Apple Inc. (NASDAQ:AAPL) of California has decided to scale back their automotive ambitions for now at least. The business has asked its top executives to prove until late 2017 that their self-driving car initiative that goes by the name of Project Titan is feasible. A final decision is likely to be taken after this.
It was also learned that about 1,000 people in the Apple team are likely to be reassigned or told to go according to Bloomberg. The company has, however, not gone public with this decision yet. Tom Neumayr, the company spokesperson, declined to comment.
According to the new initiative, Project Titan will now focus on developing autonomous driving systems, which will give Apple the flexibility to design their own vehicles sometime in the future, or partner with existing automobile makers. Apart from firing people in the existing team, the business is likely to also hire those who can help them with the new business focus.
Self-Driving Car Initiatives
Apple is not the first business that has become unsure of automotive success. Google too, their business rival in many ways, has asked for partners.
Many businesses are working on self-driving car or deriver-less car initiatives, such as Google, Mercedes-Benz, Nissan, Audi, and Delphi among others. However, many of them have suffered setbacks in recent times. For instance, only recently, such automobiles have met with accidents in Singapore and Germany.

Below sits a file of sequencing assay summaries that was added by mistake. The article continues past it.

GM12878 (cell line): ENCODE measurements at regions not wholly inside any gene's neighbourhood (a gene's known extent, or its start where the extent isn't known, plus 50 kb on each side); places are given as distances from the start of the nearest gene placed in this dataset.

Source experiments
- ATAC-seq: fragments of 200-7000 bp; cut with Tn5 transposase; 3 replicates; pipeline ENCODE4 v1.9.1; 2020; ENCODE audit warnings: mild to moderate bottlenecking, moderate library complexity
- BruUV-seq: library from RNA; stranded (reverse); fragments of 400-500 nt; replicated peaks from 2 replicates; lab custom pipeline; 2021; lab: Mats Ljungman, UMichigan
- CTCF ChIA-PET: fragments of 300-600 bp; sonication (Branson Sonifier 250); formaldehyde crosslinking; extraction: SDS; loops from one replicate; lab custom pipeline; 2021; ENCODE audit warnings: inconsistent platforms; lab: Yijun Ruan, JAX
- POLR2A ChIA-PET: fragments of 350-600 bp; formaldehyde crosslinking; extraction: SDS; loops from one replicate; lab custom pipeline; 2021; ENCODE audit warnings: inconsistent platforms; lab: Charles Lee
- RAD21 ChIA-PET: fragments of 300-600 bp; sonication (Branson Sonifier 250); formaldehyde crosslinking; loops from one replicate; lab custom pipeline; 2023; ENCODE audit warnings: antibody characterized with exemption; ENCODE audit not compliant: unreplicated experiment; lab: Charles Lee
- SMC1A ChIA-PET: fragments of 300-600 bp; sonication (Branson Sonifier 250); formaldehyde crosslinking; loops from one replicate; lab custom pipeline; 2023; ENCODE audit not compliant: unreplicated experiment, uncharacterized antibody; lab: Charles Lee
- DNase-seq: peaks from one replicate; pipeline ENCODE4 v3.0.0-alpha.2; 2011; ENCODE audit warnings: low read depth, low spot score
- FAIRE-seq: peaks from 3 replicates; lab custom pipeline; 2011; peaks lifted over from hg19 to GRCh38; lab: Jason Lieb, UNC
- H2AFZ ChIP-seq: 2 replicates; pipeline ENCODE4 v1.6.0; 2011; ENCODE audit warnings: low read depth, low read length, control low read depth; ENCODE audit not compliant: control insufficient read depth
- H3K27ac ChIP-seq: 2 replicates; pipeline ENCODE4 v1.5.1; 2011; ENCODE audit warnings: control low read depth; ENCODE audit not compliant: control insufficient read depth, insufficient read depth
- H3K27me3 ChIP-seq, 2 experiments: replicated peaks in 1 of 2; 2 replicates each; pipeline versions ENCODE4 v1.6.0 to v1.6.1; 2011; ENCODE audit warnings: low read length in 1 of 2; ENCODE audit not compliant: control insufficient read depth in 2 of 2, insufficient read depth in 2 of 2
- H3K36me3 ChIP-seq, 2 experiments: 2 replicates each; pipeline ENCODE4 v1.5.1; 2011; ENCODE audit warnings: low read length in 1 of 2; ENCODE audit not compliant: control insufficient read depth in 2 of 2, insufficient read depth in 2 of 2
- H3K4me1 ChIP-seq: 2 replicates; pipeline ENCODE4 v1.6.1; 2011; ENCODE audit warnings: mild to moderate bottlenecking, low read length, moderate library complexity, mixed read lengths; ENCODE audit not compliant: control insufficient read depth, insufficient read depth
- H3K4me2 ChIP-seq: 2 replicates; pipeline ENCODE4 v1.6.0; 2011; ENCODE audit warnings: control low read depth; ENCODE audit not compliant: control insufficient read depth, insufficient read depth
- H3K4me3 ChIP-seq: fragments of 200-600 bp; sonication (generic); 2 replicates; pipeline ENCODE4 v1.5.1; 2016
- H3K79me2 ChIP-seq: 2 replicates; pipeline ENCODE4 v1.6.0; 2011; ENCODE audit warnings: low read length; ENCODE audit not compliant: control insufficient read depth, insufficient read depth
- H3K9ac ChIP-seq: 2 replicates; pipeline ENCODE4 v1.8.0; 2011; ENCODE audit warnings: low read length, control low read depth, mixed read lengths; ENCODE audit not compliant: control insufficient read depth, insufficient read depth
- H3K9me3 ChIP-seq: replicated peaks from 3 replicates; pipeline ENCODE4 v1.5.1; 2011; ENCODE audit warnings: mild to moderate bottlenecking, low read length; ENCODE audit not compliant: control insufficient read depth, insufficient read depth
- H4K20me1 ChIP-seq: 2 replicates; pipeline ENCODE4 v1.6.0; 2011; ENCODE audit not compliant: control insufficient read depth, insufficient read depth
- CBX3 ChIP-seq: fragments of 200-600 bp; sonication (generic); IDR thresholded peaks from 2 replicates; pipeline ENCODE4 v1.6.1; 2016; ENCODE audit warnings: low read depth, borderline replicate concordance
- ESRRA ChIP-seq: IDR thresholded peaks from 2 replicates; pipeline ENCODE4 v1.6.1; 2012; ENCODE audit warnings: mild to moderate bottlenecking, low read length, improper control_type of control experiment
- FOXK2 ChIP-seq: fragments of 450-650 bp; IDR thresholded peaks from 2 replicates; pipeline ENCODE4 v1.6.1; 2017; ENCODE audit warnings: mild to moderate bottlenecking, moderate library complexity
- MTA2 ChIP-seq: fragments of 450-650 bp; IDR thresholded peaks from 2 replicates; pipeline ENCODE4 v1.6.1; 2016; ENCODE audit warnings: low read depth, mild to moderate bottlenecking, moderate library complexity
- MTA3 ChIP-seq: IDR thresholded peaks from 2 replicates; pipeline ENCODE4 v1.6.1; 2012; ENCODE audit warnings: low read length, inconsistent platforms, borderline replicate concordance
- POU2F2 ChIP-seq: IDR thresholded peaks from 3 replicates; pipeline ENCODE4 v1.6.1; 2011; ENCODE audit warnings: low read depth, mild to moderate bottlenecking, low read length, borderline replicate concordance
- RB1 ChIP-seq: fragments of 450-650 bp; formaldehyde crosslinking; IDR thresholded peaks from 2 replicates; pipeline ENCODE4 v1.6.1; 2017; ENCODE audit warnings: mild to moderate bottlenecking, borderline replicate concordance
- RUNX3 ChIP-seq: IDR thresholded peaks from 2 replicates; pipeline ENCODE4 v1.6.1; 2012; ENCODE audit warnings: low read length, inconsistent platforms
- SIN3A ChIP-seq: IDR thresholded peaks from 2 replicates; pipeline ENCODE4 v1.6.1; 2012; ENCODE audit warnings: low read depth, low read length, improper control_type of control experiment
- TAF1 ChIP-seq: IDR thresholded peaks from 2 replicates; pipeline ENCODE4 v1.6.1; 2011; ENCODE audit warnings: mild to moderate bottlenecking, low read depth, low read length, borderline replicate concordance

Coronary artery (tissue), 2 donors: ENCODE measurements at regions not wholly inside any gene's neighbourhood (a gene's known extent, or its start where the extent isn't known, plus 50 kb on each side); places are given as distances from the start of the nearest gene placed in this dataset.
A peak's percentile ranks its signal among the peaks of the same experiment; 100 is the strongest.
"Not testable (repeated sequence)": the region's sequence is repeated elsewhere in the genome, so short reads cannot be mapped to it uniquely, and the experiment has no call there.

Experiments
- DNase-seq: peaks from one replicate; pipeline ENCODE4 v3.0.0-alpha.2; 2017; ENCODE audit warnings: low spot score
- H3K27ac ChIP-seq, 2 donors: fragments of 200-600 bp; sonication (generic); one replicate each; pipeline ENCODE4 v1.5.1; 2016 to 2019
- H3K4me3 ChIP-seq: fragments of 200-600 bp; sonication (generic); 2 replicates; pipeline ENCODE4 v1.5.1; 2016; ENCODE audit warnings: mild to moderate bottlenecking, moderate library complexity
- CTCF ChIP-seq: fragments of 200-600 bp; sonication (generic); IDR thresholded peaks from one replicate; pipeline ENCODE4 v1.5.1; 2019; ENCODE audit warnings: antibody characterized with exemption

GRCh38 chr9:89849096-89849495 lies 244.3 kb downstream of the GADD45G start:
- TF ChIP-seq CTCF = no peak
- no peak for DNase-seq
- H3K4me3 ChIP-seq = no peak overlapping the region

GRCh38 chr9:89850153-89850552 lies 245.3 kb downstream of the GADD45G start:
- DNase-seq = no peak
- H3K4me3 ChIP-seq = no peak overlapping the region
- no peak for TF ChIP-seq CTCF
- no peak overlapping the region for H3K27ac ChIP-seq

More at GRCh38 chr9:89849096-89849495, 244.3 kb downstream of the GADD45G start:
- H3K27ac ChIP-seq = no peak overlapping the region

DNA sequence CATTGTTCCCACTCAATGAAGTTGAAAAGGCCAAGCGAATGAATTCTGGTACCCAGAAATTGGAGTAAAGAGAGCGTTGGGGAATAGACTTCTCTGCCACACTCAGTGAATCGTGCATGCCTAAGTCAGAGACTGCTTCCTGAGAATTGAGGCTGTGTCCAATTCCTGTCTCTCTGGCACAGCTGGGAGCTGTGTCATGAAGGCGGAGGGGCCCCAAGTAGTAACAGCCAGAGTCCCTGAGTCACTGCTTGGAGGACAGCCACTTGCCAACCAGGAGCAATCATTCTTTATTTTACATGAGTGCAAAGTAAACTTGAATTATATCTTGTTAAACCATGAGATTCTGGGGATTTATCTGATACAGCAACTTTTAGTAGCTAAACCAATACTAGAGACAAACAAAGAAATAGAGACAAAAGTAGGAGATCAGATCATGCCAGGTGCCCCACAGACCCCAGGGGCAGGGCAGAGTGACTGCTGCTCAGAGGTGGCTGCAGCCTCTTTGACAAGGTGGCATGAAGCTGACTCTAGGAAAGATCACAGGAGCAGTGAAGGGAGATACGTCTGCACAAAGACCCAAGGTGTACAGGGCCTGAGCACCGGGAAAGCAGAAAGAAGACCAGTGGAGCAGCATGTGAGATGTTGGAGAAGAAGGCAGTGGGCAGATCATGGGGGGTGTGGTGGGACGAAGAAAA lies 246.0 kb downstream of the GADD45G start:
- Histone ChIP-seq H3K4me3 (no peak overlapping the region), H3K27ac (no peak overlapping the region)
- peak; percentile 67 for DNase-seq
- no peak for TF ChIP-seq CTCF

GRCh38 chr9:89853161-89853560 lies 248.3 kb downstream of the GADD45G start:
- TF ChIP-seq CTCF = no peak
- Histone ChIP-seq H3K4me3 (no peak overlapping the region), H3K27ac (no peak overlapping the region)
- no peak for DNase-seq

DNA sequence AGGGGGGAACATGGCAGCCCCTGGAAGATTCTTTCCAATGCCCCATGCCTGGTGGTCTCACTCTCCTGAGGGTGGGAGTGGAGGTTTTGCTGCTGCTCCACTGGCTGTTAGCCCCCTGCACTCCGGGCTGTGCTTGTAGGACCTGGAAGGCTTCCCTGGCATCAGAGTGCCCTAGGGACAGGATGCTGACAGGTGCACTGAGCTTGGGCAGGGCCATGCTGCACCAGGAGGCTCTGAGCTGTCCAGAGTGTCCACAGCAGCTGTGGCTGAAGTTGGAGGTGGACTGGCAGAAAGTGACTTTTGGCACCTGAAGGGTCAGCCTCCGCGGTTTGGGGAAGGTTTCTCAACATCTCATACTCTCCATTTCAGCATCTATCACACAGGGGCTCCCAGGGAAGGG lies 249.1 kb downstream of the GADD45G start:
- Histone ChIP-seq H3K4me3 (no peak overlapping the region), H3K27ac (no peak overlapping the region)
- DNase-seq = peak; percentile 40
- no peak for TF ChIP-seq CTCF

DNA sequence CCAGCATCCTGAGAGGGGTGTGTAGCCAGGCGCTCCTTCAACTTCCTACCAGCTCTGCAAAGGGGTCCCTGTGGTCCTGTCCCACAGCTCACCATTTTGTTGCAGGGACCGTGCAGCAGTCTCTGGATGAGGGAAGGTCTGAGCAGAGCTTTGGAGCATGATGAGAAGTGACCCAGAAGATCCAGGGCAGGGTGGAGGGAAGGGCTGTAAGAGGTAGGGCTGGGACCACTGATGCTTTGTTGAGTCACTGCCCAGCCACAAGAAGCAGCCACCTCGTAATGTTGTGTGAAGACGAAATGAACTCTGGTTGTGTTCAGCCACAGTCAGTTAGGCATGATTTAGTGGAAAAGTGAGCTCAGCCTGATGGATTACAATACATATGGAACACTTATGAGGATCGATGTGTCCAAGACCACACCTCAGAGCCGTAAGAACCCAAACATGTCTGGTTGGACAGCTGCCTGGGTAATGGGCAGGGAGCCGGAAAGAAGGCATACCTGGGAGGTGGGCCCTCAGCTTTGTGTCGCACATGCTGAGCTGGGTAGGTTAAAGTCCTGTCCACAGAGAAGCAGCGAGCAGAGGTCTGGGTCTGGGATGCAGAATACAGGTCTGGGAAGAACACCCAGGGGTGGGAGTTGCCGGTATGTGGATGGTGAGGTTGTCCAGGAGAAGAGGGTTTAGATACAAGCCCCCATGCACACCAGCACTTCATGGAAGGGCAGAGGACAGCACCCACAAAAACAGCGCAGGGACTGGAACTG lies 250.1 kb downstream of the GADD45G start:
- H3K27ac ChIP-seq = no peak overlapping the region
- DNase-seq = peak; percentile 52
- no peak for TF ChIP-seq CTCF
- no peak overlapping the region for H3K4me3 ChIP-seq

Apple might have decided to go slow for these reasons. They want to know for sure whether the technology is ready for these vehicles before taking a final call. Margins in the automotive business are also low – typically below 10 percent.
The Project Titan
Project Titan was started in 2014 with huge ambitions. Consulting firm McKinsey & Co. had estimated that the self-driving car market would be valued at $6.7 trillion in 2030. Interested to become a key-player, Apple (NASDAQ:AAPL) went on a hiring spree. They wanted to come out with a first version by the beginning of the 2020s. Apple wanted to revolutionize cars, much like what the iPhone did to the mobile industry.
However, there were a lot of troubles by the end of last year. Managers debated the right direction. Steve Zadesky, who was with Ford earlier and an iPod designer too, decided to leave the project. Dan Riccio took over from Steve. There have been months of disagreements, supply chain challenges, and leadership flux as well.